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Senator Claire McCaskill of Missouri -- thank you very much for joining us tonight. I appreciate the chance to talk with you about this.
SEN. CLAIRE MCCASKILL (D), MISSOURI: Thank you, Rachel, for having me.
MADDOW: Is your objection that it is a bad idea to even try to build infrastructure in Afghanistan, that`s not the sort of thing we should be trying? Or do you think it`s an OK idea but it`s just not working?
MCCASKILL: It`s -- both. We can go to Iraq, and the landscape is littered with projects that we built with taxpayer money, empty health care centers that are crumbling, water parks that are twisted piles of rubble.
And now, we`re going down the same road in Afghanistan.
These large major infrastructure projects, we cannot secure them while we`re building them. And the country can`t sustain them after we have gone.
And that`s why this is a tremendous waste of money. We`ve never been able to show that it has any positive connection to our mission in Afghanistan. It`s time for to us pull that big infrastructure money out of Afghanistan and put it in the United States, where we desperately need it.
MADDOW: Now, I know road building is not a core part of the U.S. military`s mission, but I imagine that the military might not want to give up this pile of money if only because it`s a big pile of money. Is the Pentagon against this move you`re trying to make here?
MCCASKILL: Well, we haven`t heard from the Pentagon today. And I`m sure they won`t like it. But this is the bottom line. We`re spending next year in Afghanistan over $100 billion. And most of that money is for
personnel on the ground that are training the Afghanistan military, the Afghanistan police department, doing -- you know, fight against Taliban and the enemy in Afghanistan.
This is a small amount of the money we have there. But it`s being wasted. I`ve spent five years looking at contracting in Iraq and Afghanistan.
And frankly, I mean, we can`t keep doing this over and over again and saying, you know, it will get better. It`s not getting better. And we need the money here. It`s time for it to come home.
MADDOW: When I think about the expanded role of the U.S. military since 9/11, and it`s not just counterinsurgency, it`s just that we`ve asked the military to do so many things, and you and I have talked about this before -- it makes me think about what other parts of the U.S. government have -- conceivably have responsibilities overseas.
I mean, normally overseas development projects would be something that the State Department would do, USAID. Why is this something the military has been doing? I mean, to the tune of hundreds of millions of dollars? As you say, it`s a small proportion of the overall military funds that we`re spending there, but why military at all?
MCCASKILL: Well, it happened because they began with something call CERP, the Commanders Emergency Response Program, which was supposed to do little projects, the broken glass window in the storefront, you know, doing a little humanitarian aid for a family. And then it got bigger and bigger and really this year for the first time, they actually requested an Afghanistan infrastructure fund to get at these larger projects so they don`t have to abide by the limit that we have in that initial program. So this is like the son of CERP.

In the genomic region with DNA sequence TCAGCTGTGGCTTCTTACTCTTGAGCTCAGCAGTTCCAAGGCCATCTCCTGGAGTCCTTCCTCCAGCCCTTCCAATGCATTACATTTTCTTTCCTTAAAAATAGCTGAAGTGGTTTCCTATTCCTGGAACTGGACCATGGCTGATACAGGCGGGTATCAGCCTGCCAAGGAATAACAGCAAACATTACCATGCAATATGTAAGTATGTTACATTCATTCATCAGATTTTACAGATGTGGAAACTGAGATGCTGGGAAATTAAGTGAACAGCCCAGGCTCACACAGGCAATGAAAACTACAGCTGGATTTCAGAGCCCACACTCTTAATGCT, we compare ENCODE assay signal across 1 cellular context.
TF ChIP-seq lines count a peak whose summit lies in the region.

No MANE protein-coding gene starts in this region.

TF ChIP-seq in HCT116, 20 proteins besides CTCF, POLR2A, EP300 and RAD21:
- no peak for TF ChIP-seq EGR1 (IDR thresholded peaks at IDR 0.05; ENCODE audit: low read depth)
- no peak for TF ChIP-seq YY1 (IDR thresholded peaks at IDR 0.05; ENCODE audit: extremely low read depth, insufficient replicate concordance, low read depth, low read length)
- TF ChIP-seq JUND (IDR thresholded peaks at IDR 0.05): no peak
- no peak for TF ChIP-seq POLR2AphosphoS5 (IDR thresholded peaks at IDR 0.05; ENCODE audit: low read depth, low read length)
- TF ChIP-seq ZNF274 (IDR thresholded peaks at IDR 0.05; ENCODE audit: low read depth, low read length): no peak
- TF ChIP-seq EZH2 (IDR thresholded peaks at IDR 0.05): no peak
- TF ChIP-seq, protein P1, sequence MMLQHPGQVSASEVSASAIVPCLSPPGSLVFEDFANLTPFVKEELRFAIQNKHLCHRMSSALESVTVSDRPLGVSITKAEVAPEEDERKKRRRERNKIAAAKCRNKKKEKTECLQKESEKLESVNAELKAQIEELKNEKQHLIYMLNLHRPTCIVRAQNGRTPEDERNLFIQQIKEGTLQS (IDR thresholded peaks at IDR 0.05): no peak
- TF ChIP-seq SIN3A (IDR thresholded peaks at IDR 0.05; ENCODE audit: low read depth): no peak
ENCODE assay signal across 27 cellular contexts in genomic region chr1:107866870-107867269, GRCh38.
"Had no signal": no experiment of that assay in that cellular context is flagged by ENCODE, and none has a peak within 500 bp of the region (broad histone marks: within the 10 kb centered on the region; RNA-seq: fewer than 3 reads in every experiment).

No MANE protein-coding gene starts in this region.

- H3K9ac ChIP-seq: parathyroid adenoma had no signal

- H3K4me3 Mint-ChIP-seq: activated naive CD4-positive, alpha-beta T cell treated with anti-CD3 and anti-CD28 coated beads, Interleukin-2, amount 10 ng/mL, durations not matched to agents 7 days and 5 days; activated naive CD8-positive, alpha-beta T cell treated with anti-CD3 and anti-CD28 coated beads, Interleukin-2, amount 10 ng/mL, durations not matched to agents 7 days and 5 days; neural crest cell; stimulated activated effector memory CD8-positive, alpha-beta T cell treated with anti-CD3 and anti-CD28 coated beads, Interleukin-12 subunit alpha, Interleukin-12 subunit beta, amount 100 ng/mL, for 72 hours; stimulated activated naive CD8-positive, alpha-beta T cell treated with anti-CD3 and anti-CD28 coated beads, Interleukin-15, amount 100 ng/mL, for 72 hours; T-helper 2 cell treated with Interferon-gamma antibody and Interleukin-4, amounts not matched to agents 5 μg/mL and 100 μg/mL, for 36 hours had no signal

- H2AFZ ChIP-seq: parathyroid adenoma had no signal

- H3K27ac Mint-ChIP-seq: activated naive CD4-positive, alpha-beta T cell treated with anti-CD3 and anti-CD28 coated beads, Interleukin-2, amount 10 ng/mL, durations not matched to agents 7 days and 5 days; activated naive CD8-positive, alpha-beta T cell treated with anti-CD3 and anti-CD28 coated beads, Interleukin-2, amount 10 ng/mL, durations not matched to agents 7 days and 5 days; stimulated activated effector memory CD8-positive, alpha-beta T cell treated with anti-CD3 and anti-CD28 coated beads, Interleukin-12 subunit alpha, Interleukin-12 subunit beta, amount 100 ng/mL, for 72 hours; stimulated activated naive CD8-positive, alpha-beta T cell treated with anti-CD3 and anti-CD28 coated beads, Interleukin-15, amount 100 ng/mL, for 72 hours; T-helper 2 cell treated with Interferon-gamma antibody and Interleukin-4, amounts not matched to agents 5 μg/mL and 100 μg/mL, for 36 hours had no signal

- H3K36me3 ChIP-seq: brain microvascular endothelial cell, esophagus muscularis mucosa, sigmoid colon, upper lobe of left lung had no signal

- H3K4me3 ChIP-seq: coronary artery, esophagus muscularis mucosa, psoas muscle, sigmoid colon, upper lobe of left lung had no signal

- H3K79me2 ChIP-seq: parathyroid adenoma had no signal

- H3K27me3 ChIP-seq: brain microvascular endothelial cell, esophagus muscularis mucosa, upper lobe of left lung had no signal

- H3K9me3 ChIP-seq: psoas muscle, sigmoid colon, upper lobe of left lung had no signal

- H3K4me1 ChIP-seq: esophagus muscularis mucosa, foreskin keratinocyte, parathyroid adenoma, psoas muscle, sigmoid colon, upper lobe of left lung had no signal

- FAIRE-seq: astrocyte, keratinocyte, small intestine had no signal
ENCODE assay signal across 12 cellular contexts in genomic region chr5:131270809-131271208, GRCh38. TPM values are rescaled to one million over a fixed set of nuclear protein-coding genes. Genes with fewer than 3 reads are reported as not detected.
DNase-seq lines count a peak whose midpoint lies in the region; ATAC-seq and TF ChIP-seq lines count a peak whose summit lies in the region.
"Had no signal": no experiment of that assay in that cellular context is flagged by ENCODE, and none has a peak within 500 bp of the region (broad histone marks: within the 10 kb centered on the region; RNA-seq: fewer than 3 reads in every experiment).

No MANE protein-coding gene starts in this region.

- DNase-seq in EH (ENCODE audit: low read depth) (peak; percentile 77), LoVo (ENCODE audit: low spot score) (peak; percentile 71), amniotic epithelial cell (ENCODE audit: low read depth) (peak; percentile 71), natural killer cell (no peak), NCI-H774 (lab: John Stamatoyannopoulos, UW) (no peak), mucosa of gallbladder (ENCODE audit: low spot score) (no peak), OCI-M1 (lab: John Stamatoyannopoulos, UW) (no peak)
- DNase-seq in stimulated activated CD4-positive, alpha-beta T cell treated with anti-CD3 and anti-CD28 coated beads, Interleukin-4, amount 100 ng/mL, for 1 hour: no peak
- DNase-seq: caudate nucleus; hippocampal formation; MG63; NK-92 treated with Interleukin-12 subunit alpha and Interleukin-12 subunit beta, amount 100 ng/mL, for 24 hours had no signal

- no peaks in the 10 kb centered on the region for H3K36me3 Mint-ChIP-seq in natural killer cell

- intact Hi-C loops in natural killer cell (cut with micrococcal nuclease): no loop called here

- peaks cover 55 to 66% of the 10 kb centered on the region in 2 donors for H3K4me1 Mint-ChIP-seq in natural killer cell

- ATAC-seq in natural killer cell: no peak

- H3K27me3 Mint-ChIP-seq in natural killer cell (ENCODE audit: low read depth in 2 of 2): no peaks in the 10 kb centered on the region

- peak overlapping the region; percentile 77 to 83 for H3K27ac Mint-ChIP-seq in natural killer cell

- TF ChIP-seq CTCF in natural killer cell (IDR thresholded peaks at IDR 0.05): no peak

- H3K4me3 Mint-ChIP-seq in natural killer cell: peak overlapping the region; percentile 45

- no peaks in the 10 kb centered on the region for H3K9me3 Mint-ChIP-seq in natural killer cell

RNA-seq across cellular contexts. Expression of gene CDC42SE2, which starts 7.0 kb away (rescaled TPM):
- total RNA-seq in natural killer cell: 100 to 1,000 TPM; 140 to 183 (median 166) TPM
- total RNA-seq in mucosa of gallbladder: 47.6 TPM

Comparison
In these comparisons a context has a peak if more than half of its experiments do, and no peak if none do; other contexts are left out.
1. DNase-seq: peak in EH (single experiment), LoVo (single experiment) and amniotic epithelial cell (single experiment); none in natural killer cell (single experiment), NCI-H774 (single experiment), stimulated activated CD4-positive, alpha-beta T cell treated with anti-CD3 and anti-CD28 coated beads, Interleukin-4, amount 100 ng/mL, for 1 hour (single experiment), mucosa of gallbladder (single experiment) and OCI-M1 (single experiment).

And we`ve never done this before. Ever. Our country has never turned over major reconstruction projects to the United States military.
It`s unprecedented. I don`t think it`s healthy. I don`t think it`s working.
And I think we need to be honest about that and move forward.
MADDOW: If the State Department did decide that building something in Afghanistan was in America`s interest, would your bill affect the State Department`s ability to do something like this? Or would you be
effectively returning this to the way it used to be, which is this is something USAID should handle?
MCCASKILL: It would, in fact -- there`s nothing in this bill that limits the State Department`s ability to build projects in Afghanistan.
Having said that, I can give you a couple of projects. I can give you a power plant in Kandahar that has cost hundreds of millions of dollars, built by the State Department, that is sitting there not working right now
because it`s too expensive to operate. And, frankly, the Afghanistan people don`t have the expertise to do it.
So, they`re buying cheaper electricity from Uzbekistan rather than run this multi-hundred-million-dollar plant that the United States taxpayer billed.
So, I`m going to warn the State Department. I`m not going to ignore the mistakes you`re making in terms of sustainability of projects, but I want to get at this first because frankly I think this is a road we
shouldn`t go down with the military handling this kind of work.
MADDOW: Democratic Senator Claire McCaskill of Missouri -- of all the times I speak to you, you never let me forget you that used to be the auditor of the state of Missouri.
MCCASKILL: There you go.
MADDOW: I can hear it in your approach here, ma`am. Thank you very much.
MCCASKILL: That`s exactly right. Thank you, Rachel. Thanks.
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